You guys have made clear that we shouldn’t talk about politics here. Makes sense. But can we agree on one thing? The Baby Boomers and their parents sure have a lot of stuff. Where’s the proof? Stop by any auction and see all the piles of possessions being sold each and every day.
After WWII, the US experienced a wave of expansion and productivity like the world has never seen before. While the government made an incredible investment in infrastructure, scientific research, and the university system, the Baby Boomers and their parents built the US into a powerhouse of design and technology. Getting an excellent college education was inexpensive, and even high school graduates could get jobs that delivered an upper middle class lifestyle thanks to advanced factory jobs.
While we can argue why this system has come apart, we can agree that those particular days are gone. Not every member of this age group found riches, but when you go to an auction, you can see evidence of the great accumulation of wealth that the Post War generations enjoyed. So if you’re skipping auctions, then you’re really missing out on a lot of great scavenging. And because younger generations have much different buying habits, we may never see this opportunity again. Some people have multiple houses to store their stuff, or rented storage lockers for the stuff they can’t keep in their houses.
Think of auctions as a mix of an estate sale (selling off a whole house of stuff) and a yard sale (cheap prices!). What’s incredible is that the stuff in auctions is what the families don’t want. Think of what they’re keeping! But even the left overs are super valuable if you have imagination. There’s always a mix of practical, useful items plus kitschy, old-fashioned decor, along with truly valuable antiques.
Going to an auction gets you to the source of where stuff comes from. This is why you’ll mainly be competing with dealers and collectors because they have always known that auctions are where it’s at. Many independent thrift store owners and flea market sellers get their inventory at auctions. So why buy marked up inventory from them when you can go straight to the source?
I know online auctions have become extremely popular in the last couple years. Some of our favorite local auctions have closed down because they’ve gone online. While it’s certainly convenient to bid on your couch, there is nothing like being at a live auction bidding on carloads of stuff for cheap. It’s a carnival atmosphere with the heavy scent of glorious excess capitalism.
Anyway, in this episode we talk about the barriers that some sellers say exist to auctions, and how we strategize as a team. Showing up early, looking through all the boxes, do quick research over a meal, pay attention the whole time, know the prices we’re willing to pay, learn who likes what, dedicating our whole day. We’d love to hear your experiences in the comments.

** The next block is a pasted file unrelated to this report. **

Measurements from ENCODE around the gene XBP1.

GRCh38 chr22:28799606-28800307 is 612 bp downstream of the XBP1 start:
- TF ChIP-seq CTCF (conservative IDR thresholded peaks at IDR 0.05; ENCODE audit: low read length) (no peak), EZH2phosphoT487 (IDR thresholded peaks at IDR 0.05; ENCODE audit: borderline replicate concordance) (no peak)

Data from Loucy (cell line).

We also discussed these links in the podcast:
TSATT shared a link to an interview with an eBay employee talking about the coming Guaranteed Shipping Program: http://www.scavengerlife.com/forums/topic/scavenger-life-episode-304-do-a-little-bit-today-then-do-a-little-bit-tomorrow#post-15981
Julie B share a link to the trailer of a new Netflix show. It tells the story of an eBay seller that built a multi-million dollar clothing brand: http://www.scavengerlife.com/forums/topic/ebay-the-netflix-series-sort-of#post-15972
Steve List reminds us that getting negative or neutral feedback isn’t the end of the world. You can always leave a comment on that feedback to let future buyers know it was just a misunderstanding: http://www.scavengerlife.com/forums/topic/scavenger-life-episode-304-do-a-little-bit-today-then-do-a-little-bit-tomorrow/#post-15953
Tare shared the 5 stages of the scavenger’s life. I know we followed these exact steps: http://www.scavengerlife.com/forums/topic/the-5-stages-of-the-scavenger-life
Hope you had a great week!
Our Store Week April 2-8, 2017
Total Items in Store: 5,487
Items Sold: 71
Cost of Items Sold: $166
Total Sales: $2,322.46
Highest Price Sold: $700 (Burberry coat)
Average Price Sold: $32.71
Money Spent on New Inventory This Week: $550
Number of items listed this week: 0
Sold 0 items for 0
Total Items in Store: 1377
Items Sold: 18
Cost of Items Sold: $250
Total Sales: $677.26
Highest Price Sold: $100 (Apple iSight)
Average Price Sold: $37.62
Number of items listed this week: 30